Package smile.clustering

package smile.clustering
Clustering analysis. Clustering is the assignment of a set of observations into subsets (called clusters) so that observations in the same cluster are similar in some sense. Clustering is a method of unsupervised learning, and a common technique for statistical data analysis used in many fields.

Hierarchical algorithms find successive clusters using previously established clusters. These algorithms usually are either agglomerative ("bottom-up") or divisive ("top-down"). Agglomerative algorithms begin with each element as a separate cluster and merge them into successively larger clusters. Divisive algorithms begin with the whole set and proceed to divide it into successively smaller clusters.

Partitional algorithms typically determine all clusters at once, but can also be used as divisive algorithms in the hierarchical clustering. Many partitional clustering algorithms require the specification of the number of clusters to produce in the input data set, prior to execution of the algorithm. Barring knowledge of the proper value beforehand, the appropriate value must be determined, a problem on its own for which a number of techniques have been developed.

Density-based clustering algorithms are devised to discover arbitrary-shaped clusters. In this approach, a cluster is regarded as a region in which the density of data objects exceeds a threshold.

Subspace clustering methods look for clusters that can only be seen in a particular projection (subspace, manifold) of the data. These methods thus can ignore irrelevant attributes. The general problem is also known as Correlation clustering while the special case of axis-parallel subspaces is also known as two-way clustering, co-clustering or biclustering in bioinformatics: in these methods not only the objects are clustered but also the features of the objects, i.e., if the data is represented in a data matrix, the rows and columns are clustered simultaneously. They usually do not however work with arbitrary feature combinations as in general subspace methods.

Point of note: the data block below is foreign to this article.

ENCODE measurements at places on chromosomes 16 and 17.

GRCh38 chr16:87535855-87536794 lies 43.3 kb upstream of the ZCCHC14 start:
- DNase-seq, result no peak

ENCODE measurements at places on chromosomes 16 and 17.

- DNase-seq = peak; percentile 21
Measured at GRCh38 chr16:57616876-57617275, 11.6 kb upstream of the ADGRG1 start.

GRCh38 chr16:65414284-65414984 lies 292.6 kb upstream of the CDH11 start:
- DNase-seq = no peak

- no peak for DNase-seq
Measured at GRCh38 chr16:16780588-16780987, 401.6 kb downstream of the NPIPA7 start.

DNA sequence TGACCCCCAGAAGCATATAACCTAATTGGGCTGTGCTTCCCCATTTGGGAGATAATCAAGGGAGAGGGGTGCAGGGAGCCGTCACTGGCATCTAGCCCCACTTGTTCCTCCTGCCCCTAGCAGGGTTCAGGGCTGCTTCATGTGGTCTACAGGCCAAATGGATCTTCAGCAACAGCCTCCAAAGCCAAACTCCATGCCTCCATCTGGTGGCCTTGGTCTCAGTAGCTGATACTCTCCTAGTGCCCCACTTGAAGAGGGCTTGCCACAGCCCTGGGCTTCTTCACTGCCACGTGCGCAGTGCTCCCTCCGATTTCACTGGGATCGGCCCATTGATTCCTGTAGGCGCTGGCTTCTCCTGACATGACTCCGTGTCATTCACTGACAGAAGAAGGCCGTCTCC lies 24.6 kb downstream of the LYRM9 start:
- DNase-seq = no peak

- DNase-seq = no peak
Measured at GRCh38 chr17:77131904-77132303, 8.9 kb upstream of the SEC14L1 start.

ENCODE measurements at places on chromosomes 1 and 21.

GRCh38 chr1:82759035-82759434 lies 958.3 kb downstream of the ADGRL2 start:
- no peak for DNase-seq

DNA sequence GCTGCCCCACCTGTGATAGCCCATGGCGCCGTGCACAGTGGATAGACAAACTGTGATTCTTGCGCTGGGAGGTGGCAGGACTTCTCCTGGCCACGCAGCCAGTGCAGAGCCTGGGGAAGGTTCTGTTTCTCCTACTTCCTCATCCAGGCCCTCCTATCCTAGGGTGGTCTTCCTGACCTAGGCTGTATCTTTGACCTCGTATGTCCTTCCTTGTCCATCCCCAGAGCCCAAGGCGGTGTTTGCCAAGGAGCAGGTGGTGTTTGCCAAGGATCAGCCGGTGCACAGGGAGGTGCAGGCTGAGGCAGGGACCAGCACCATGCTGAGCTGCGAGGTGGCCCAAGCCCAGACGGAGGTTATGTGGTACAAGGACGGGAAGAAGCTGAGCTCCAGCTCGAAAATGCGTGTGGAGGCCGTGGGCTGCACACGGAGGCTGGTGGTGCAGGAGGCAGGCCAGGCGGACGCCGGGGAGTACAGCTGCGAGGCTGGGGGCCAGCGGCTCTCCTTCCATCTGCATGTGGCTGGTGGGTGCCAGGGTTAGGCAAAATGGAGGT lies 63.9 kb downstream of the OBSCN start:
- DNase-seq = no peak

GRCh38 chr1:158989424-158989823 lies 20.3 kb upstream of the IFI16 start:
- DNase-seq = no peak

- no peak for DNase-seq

• Classes
    Balanced Box-Decomposition Tree.
    In centroid-based clustering, clusters are represented by a central vector, which may not necessarily be a member of the data set.
    Clustering Large Applications based upon RANdomized Search.
    Density-Based Spatial Clustering of Applications with Noise.
    DENsity CLUstering.
    Deterministic annealing clustering.
    G-Means clustering algorithm, an extended K-Means which tries to automatically determine the number of clusters by normality test.
    Agglomerative Hierarchical Clustering.
    K-Means clustering.
    K-Modes clustering.
    Non-parametric Minimum Conditional Entropy Clustering.
    Partition clustering.
    The Sequential Information Bottleneck algorithm.
    Spectral Clustering.
    X-Means clustering algorithm, an extended K-Means which tries to automatically determine the number of clusters based on BIC scores.